In Canada’s northeast awaits its province of Quebec, an easy drive for visitors from the American northeast. Occupied and explored by the French more than 300 years ago, Montreal celebrated its 375th anniversary in 2017. French is still the predominant language, and with its historic cities and natural surroundings, families can experience a new culture, uncover North American history and explore the great outdoors, with waterfalls and mountain hiking galore.
For residents in the northeast, driving to Montreal or Quebec City takes just a matter of hours. For everyone else, direct flights to both cities are easy to find from U.S. hubs.
The French who settled Quebec have a history closely tied to America – both fought the British in an attempt at freedom.
Quebec’s major cities include its capital of Quebec City and Montreal, both offering modern-day charms and historic quarters.
Want to visit a European city and introduce the kids to a different culture, language, cuisine and sights? Quebec City is as close as you’ll come, with a European vibe within easy range of home. The magical city is an ideal summer and winter destination, and it’s intimate enough to enjoy for a long weekend. Your family can walk along cobbled streets, eat cheese fondue and practice speaking French with a visit to this charming city.
The modern city of Montreal is friendly and welcoming, with history at every turn. You’ll find its beginnings 350 years ago showcased in Old Montreal. Treat the kids to one of its numerous festivals — more than 120 take place annually. Visit the city’s namesake Mount Royal park for picnics and hiking. And don’t miss the the impressive Saint-Joseph’s Oratoire.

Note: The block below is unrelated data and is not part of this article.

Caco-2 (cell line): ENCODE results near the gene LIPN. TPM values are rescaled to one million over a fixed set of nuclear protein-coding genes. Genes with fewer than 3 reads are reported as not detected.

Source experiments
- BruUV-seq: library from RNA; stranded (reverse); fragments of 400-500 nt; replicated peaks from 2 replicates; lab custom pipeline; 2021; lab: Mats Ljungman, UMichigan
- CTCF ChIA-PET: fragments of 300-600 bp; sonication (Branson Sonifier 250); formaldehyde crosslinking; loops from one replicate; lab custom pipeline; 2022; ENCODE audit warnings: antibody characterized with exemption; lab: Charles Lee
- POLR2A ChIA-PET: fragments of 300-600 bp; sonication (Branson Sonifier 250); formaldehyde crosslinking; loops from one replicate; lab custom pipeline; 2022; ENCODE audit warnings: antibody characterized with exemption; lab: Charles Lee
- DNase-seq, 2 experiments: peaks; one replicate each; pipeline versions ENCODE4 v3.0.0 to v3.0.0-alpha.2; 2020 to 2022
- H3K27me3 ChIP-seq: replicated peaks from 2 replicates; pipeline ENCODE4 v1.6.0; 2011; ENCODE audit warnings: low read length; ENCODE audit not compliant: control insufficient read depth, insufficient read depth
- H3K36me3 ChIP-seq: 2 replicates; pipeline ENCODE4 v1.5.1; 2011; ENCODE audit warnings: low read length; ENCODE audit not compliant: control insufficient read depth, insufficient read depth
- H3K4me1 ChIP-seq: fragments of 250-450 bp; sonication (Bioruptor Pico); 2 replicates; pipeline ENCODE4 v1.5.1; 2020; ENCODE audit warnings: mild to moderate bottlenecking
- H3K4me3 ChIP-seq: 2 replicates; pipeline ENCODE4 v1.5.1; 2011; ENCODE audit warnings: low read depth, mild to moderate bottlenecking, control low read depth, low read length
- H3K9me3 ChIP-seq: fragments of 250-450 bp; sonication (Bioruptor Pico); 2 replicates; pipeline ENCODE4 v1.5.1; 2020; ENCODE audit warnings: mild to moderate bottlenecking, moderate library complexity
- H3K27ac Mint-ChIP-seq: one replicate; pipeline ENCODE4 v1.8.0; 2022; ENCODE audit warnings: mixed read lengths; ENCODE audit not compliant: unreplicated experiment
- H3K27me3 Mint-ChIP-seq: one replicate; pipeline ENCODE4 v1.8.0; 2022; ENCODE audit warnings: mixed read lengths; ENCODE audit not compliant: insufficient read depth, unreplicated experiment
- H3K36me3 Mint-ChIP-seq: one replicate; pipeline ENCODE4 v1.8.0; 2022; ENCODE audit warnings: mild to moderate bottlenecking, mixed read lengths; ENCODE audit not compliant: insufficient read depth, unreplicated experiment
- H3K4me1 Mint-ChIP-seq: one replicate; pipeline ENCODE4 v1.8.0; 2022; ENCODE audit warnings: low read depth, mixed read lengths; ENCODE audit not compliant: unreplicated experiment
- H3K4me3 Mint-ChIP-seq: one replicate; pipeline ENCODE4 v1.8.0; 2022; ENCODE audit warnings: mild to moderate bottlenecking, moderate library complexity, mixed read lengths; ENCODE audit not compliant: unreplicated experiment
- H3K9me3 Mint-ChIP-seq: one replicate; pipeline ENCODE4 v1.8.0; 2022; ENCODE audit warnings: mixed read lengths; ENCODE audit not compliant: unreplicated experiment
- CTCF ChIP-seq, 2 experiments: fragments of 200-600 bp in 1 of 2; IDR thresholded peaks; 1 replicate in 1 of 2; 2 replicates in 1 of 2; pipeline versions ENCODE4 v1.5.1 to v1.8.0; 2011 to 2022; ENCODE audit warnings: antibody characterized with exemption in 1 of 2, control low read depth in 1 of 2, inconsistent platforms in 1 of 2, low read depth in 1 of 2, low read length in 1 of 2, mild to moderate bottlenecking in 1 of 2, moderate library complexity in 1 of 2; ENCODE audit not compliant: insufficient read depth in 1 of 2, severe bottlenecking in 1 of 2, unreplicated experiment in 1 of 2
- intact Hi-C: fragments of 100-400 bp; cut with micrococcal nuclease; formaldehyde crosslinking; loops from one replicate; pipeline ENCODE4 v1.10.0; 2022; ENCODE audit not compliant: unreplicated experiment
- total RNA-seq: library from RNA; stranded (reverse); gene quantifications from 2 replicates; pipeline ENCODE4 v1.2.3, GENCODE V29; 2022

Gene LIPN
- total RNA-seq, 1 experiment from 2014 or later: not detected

Explore four different ecosystems beneath the glass-domed Montreal Biodome, located at Olympic Park.
Built for the 1967 World Fair, La Ronde is an amusement park today operated by Six Flags. Its coasters can be seen from the river.
Home to the 1976 Summer Olympics, Parc Olympique offers tours that highlight the Olympics and Montreal’s sports. Ride to the top of Montreal Tower, the world’s tallest inclined tower standing at 574 feet — the views are worth the gondola ride.
Built in the 1600s as a fortress for the city on the St. Laurence River, the Citadelle is a National Historic Site and remains an active military installation. The Canadian monarch and the Governor General of Canada once used this as their residences.
Just outside of Quebec City is Montmorency Falls, which are taller than Niagara Falls.
Skiing is top of mind for families visiting Mont Tremblant, but it is a four-season resort with golf, shopping and plenty of activities for kids.
If you’re sticking to cities, don’t drive. The cities in Quebec are walkable and feature great public transportation. If you’re looking to explore outside the cities, rent a car. If you’re driving from the U.S. to Quebec, you will have to cross through border control and need a passport.